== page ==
In 1979 they cut their first album, Special Consensus Bluegrass Band, beginning a cycle of sporadic releases and jerry-rigged tours. Cahill started attracting influential allies, though, who would eventually help smooth the group's way: legendary bluegrass country mandolinist Jethro Burns, for instance, turned out to live just a few blocks from him in Evanston and quickly became a friend and mentor, appearing on one of Cahill's solo records and writing liner notes for a Special Consensus album. The band also began attracting increasingly impressive musicians when it had vacancies to fill—acclaimed singer-guitarist Chris Jones moved from New York to join in 1981 and stuck around for four years. A young Robbie Fulks, years before his first solo album, played guitar from 1988 till '90. "Being thrown into it with Greg was an invaluable experience," he says. "Learning it and coming to grips with it, and getting comfortable with it—that this is what it's like, and you can do it and live with it and make it work. I think the stamina of what Greg does is pretty phenomenal. He was inspiring in that way."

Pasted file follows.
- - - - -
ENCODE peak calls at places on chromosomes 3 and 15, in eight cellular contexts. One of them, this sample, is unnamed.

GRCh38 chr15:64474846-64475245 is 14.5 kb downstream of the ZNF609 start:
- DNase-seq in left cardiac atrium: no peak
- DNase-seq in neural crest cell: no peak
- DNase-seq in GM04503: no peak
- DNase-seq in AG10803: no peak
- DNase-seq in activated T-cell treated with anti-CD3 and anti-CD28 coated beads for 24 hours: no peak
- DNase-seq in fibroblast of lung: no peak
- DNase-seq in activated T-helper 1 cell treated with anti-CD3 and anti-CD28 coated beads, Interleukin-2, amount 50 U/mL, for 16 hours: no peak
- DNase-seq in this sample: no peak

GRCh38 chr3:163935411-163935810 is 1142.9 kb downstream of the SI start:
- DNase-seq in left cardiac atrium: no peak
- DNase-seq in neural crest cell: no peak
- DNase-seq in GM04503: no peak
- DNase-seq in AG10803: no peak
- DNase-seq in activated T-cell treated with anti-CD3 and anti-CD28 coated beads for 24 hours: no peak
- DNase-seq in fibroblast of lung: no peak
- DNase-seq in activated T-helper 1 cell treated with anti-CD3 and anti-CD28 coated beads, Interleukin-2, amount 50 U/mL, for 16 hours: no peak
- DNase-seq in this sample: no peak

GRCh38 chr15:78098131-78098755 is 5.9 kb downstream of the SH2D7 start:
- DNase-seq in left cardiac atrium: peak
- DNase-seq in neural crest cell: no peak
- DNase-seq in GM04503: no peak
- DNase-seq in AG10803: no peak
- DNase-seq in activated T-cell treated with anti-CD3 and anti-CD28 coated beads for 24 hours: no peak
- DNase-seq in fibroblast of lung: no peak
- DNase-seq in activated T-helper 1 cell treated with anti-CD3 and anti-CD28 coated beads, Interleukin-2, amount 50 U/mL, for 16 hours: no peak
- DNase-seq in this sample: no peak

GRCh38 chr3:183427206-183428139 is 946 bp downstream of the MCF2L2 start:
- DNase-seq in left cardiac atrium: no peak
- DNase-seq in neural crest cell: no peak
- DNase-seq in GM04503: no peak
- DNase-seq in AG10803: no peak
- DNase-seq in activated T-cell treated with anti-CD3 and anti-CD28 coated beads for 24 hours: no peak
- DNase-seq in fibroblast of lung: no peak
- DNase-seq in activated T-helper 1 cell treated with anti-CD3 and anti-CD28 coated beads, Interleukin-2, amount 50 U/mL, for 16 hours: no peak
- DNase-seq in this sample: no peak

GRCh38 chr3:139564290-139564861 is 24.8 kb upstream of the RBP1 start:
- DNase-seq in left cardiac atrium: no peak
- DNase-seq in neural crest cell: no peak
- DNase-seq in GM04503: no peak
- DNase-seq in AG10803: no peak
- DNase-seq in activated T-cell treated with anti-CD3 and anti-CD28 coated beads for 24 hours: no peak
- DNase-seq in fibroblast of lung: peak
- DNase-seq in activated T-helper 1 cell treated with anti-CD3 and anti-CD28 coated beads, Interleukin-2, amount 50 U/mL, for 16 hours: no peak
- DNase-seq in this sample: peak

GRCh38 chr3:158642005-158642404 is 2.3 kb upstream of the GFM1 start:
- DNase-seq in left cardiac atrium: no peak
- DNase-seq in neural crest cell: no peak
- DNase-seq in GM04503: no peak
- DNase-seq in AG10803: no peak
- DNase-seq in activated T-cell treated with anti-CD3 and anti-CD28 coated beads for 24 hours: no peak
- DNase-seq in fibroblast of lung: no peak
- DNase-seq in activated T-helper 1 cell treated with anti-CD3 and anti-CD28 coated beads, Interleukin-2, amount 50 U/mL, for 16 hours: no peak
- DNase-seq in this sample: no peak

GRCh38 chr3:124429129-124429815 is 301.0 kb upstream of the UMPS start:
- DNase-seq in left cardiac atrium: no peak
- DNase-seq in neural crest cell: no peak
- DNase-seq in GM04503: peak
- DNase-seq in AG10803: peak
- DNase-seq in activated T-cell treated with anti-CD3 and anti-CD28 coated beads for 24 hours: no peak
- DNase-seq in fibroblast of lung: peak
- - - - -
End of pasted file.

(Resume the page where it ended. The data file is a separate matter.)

At that point the Special Consensus was in the black, but only barely. "We were still scraping by, living on a couple hundred bucks a month," Cahill says. "Every year we'd do the income tax and [my father] would say, 'Good God, how can you live like that?' And I'd say, 'One more year, dad, one more year.'"